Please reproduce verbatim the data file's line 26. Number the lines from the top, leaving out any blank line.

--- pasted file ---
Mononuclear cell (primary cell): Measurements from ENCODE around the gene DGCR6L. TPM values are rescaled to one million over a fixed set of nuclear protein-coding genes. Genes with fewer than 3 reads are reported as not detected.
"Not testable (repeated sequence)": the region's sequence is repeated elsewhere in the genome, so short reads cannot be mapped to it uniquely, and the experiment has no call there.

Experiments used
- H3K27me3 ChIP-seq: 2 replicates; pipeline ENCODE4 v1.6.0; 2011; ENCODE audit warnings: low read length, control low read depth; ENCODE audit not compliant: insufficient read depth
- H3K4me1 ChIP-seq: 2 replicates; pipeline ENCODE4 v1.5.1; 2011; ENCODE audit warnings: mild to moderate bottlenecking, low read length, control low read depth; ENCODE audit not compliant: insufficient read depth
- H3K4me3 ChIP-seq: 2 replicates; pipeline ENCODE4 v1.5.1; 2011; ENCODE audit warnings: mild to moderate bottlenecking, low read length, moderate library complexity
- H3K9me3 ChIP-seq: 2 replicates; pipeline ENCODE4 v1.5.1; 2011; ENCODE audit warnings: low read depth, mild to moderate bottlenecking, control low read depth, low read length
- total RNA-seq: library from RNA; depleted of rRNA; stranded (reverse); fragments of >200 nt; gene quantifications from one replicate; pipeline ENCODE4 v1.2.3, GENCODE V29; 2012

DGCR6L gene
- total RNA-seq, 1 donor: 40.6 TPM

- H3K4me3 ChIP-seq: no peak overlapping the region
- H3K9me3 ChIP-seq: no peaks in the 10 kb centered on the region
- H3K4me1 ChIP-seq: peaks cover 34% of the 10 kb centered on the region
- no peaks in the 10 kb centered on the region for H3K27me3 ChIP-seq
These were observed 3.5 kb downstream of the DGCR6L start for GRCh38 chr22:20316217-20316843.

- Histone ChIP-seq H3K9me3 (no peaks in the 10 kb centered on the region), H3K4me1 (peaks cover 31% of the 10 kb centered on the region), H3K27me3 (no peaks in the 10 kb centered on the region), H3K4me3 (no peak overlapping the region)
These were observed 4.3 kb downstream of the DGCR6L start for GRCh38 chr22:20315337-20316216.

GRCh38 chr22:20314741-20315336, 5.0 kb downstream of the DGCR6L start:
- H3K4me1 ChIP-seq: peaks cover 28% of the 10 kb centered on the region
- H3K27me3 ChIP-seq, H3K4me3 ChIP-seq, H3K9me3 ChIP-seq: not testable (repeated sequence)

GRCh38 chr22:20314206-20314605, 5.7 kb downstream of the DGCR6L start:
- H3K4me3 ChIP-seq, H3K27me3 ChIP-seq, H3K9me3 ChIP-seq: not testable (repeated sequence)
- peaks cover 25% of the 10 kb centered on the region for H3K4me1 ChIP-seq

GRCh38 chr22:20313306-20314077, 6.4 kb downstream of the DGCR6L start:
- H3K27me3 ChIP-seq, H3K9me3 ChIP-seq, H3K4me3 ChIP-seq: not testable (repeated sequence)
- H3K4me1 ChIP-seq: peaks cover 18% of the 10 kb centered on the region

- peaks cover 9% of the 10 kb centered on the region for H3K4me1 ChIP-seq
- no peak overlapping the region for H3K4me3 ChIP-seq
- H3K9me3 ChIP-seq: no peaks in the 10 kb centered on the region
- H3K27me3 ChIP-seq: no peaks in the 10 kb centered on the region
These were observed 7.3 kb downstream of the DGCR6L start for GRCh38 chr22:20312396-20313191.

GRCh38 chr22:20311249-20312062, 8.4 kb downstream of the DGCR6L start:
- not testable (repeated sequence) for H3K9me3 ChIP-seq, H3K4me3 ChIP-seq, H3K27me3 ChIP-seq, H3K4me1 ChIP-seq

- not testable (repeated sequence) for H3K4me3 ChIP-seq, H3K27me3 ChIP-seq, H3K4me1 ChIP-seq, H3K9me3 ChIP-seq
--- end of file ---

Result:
- H3K4me1 ChIP-seq: peaks cover 18% of the 10 kb centered on the region